In the meantime, most articles published in top-notch publications are now mostly focused on the most frontier biological pathways or in vivo factors, while we increasingly struggle to find information about R&D projects focused on the isolation and identification of new compounds. In this regard, screening very early phase projects though literature reviews has become extremely time-consuming, strengthening the need for a collaboration-oriented platform that is exclusively designed for emerging projects that are not yet IP protected.
The most distinctive feature of bioIPSeeds is that it stands as the first blockchain-based platform to be used in the life sciences and healthcare industries. How does this technical specificity make a difference vis-à-vis other existing tools?
By leveraging the heightened security generated by the P2P network of the blockchain technology, BioIPSeeds could greatly bolster information exchange for products that are not yet IP protected. This actually makes a crucial difference with other, existing tools and collaborative platforms.
We expect that its enhanced security and privacy will be critical to build trust on both sides, while encouraging more researchers to publish their most recent projects on the platform. Furthermore, as part of bioIPSeeds’ peer-to-peer (P2P) structure, researchers will be empowered to upload by themselves their most recent IP seeds. As a result, the industry will be able to access information and data that are regularly updated – directly by the researchers.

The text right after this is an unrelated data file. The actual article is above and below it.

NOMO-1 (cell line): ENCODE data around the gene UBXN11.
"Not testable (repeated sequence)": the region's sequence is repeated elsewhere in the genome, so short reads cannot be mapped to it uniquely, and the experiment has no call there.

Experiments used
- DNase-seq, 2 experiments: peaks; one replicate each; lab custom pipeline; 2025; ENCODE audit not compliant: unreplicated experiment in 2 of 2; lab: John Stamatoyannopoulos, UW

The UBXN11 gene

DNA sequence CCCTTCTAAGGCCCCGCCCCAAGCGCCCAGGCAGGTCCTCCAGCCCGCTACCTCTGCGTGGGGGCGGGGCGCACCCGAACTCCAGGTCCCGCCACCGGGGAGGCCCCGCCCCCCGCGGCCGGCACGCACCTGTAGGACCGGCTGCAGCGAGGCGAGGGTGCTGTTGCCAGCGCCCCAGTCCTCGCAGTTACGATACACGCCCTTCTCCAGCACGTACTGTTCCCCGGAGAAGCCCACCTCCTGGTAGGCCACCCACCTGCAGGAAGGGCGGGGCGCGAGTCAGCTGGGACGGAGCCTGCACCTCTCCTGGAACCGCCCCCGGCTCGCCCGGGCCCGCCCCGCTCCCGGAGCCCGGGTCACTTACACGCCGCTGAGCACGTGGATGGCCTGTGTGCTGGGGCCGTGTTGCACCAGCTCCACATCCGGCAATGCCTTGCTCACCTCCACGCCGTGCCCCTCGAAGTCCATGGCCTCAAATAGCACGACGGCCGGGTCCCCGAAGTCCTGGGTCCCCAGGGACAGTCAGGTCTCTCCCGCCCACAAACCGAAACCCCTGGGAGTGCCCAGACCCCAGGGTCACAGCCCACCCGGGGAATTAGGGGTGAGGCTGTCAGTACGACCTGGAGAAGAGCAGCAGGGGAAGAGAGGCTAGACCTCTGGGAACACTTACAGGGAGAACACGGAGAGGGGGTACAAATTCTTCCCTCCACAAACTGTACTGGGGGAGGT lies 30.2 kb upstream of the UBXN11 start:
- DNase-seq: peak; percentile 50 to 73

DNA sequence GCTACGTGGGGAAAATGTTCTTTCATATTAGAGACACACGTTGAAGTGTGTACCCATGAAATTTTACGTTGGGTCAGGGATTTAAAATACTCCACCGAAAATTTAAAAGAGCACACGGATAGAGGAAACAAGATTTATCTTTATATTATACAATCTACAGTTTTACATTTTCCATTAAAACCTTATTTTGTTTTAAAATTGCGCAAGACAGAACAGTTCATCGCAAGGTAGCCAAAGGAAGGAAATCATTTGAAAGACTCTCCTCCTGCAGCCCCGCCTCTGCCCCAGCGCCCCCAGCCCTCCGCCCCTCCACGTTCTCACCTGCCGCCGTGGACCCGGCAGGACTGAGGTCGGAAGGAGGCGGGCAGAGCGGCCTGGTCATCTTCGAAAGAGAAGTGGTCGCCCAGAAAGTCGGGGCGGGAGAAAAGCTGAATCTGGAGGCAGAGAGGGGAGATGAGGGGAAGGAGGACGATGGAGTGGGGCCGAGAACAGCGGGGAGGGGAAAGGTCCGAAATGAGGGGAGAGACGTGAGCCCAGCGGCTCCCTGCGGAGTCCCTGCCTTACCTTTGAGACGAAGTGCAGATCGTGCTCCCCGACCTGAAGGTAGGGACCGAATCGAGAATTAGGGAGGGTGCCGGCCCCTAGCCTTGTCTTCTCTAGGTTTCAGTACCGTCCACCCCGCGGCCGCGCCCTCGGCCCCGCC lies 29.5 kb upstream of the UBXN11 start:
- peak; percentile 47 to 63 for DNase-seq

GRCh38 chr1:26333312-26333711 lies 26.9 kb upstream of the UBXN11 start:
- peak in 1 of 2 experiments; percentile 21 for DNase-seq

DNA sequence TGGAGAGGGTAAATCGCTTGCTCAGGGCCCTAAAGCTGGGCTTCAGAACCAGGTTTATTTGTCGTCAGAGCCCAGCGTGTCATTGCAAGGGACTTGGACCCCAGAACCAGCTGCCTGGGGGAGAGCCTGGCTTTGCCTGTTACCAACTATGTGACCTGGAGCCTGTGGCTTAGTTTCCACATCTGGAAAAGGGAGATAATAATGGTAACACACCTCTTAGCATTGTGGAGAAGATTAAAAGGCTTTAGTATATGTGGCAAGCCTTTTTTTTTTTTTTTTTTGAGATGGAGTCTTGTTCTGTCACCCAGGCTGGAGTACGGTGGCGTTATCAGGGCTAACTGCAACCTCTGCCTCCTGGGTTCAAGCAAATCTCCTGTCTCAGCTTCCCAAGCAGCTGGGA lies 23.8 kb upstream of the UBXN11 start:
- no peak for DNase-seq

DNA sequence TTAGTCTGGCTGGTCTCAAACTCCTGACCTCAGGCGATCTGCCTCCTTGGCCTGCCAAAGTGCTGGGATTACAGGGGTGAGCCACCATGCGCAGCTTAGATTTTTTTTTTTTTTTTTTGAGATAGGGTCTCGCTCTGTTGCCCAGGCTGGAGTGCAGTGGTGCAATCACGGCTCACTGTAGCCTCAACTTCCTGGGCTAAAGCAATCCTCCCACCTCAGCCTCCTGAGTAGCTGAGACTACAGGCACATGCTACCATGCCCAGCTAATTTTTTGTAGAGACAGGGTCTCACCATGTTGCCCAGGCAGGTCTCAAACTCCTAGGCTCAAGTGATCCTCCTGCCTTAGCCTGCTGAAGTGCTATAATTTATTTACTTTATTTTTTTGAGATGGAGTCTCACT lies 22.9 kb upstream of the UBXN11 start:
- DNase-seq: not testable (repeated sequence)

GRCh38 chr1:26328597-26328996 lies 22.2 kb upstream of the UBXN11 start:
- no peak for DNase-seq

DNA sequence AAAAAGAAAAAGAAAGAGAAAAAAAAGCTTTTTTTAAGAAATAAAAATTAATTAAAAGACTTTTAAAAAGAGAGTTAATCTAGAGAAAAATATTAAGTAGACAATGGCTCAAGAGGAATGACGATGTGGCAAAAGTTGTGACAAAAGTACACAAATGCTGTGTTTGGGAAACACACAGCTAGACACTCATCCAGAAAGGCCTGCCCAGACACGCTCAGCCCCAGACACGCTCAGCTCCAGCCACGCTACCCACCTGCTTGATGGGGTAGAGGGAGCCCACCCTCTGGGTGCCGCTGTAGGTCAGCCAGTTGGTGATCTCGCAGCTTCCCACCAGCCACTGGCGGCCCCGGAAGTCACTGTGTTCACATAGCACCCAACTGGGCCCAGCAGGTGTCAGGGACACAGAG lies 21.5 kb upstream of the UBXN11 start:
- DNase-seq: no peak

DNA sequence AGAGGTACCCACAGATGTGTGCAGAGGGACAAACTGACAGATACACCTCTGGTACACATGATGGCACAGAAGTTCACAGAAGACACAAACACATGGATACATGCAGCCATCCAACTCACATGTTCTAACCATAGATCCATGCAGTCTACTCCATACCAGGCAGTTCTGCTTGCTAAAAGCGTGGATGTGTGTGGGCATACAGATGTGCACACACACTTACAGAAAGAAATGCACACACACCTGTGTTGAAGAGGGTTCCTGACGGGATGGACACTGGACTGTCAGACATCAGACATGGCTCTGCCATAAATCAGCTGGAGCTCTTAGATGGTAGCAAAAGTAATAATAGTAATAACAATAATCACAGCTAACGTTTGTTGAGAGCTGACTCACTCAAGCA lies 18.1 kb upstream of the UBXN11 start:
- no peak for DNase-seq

Overall, I expect that bioIPSeeds’ blockchain technology will allow us to identify a larger number of promising projects at an earlier stage of their development paths, while reducing the risk that potentially life-changing products slip under our radar.
In this regard, you became the first international customer of bioIPSeeds and Servier Japan will start operating the platform as from June 2016. What are your main expectations?
In 2016, we visited Taiwan three times and met around 30 companies and research centers, which required substantial resources and time. Furthermore, it is naturally impossible to visit all universities, researchers, emerging companies in a country. Thanks to bioIPSeeds, we could have a greater access to very early stage innovations, which we would have probably missed without the help of this platform.
Once we will get IP information on promising projects thanks to bioIPSeeds, we will then be able to share with our scientific experts based in Paris these data, and – depending on their feedback – evaluate the opportunity to move our collaboration forward with these researchers.